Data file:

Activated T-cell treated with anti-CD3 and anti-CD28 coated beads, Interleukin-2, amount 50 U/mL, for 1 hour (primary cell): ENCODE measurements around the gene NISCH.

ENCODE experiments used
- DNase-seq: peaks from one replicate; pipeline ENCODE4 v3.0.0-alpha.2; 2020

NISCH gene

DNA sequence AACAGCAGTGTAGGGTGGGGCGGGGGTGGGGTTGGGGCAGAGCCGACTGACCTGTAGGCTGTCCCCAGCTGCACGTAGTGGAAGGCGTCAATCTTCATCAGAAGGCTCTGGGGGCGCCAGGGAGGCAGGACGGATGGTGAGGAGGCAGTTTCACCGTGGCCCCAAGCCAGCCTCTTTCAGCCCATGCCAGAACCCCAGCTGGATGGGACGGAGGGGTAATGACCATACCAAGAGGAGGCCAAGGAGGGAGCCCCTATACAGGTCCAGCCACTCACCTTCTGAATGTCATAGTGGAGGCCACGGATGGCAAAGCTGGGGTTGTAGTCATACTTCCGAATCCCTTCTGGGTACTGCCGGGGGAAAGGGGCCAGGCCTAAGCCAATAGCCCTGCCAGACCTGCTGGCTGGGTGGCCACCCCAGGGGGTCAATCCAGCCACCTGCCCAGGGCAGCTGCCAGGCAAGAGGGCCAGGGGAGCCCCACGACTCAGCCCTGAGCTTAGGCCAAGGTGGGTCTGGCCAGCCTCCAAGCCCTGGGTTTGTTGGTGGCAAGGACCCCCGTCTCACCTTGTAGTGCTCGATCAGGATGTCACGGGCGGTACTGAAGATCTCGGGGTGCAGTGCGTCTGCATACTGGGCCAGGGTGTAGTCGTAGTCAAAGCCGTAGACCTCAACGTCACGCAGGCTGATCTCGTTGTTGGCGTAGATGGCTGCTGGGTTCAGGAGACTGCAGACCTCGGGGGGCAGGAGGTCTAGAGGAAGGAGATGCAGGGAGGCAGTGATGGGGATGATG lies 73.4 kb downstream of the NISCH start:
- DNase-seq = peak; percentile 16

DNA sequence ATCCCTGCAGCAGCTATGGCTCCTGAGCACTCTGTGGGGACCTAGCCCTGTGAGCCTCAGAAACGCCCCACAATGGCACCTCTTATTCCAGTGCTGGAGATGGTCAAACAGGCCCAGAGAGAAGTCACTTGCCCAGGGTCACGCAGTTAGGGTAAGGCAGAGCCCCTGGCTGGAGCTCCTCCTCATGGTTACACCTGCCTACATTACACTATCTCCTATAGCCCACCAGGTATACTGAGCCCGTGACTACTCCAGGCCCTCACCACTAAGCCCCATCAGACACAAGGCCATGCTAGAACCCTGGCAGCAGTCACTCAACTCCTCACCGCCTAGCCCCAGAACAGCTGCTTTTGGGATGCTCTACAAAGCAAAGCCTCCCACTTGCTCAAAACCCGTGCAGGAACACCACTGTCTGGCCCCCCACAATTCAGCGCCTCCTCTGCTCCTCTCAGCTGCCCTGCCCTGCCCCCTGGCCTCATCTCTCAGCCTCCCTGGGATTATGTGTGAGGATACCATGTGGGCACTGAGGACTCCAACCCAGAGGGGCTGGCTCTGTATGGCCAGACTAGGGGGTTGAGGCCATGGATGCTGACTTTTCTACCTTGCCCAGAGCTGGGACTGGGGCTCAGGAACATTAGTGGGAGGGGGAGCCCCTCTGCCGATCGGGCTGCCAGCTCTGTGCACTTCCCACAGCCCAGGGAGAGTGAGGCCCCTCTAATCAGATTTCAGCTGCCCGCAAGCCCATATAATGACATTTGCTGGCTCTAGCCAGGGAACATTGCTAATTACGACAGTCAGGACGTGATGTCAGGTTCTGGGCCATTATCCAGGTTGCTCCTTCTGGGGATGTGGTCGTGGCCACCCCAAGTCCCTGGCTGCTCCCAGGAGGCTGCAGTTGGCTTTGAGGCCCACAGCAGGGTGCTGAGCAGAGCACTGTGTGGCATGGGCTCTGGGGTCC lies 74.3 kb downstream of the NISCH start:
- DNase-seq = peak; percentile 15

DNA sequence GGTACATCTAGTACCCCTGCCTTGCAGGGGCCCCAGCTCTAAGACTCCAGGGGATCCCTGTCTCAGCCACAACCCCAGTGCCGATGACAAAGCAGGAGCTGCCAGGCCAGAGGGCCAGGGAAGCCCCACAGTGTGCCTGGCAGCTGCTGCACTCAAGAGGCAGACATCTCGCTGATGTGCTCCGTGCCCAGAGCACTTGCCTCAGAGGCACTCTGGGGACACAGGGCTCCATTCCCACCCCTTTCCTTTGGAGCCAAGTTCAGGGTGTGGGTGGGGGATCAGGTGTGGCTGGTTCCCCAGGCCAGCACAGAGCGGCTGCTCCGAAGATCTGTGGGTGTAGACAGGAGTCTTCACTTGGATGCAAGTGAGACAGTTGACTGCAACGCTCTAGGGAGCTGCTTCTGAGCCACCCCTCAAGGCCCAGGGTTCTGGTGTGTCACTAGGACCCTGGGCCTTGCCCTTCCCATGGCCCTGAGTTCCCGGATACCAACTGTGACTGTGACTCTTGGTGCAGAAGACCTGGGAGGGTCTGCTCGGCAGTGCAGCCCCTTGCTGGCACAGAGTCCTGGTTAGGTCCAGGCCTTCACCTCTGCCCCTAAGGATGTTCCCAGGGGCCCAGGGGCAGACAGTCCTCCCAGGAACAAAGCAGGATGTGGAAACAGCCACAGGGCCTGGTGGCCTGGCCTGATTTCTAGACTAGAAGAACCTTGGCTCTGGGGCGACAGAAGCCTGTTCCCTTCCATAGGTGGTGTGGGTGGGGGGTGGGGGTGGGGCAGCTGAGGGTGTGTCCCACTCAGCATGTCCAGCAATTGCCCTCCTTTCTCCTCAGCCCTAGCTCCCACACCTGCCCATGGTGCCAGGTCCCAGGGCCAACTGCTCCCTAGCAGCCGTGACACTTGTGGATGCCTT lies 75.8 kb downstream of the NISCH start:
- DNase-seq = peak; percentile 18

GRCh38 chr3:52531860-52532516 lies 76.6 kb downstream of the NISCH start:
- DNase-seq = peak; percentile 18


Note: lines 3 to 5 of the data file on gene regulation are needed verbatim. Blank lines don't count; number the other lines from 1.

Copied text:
- DNase-seq: peaks from one replicate; pipeline ENCODE4 v3.0.0-alpha.2; 2020

NISCH gene

DNA sequence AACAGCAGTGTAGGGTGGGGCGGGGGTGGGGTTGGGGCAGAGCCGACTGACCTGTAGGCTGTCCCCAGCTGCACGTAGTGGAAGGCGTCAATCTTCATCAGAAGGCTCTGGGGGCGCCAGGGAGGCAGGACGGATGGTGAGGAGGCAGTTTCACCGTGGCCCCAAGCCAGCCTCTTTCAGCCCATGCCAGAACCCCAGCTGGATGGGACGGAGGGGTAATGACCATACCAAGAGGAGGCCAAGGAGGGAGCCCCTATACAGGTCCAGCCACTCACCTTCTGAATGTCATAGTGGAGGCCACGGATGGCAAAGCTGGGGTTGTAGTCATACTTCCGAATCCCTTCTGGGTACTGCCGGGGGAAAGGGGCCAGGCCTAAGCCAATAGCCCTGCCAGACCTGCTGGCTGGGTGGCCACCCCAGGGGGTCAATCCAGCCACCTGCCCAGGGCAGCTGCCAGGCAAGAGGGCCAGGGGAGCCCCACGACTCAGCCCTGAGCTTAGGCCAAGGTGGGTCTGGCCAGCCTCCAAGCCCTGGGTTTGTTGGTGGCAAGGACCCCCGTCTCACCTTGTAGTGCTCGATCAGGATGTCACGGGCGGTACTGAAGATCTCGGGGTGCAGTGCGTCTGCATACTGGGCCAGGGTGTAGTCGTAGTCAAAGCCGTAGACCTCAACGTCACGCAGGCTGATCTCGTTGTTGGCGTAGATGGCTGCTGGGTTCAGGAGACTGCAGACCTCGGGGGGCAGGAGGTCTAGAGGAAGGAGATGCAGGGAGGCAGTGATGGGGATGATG lies 73.4 kb downstream of the NISCH start: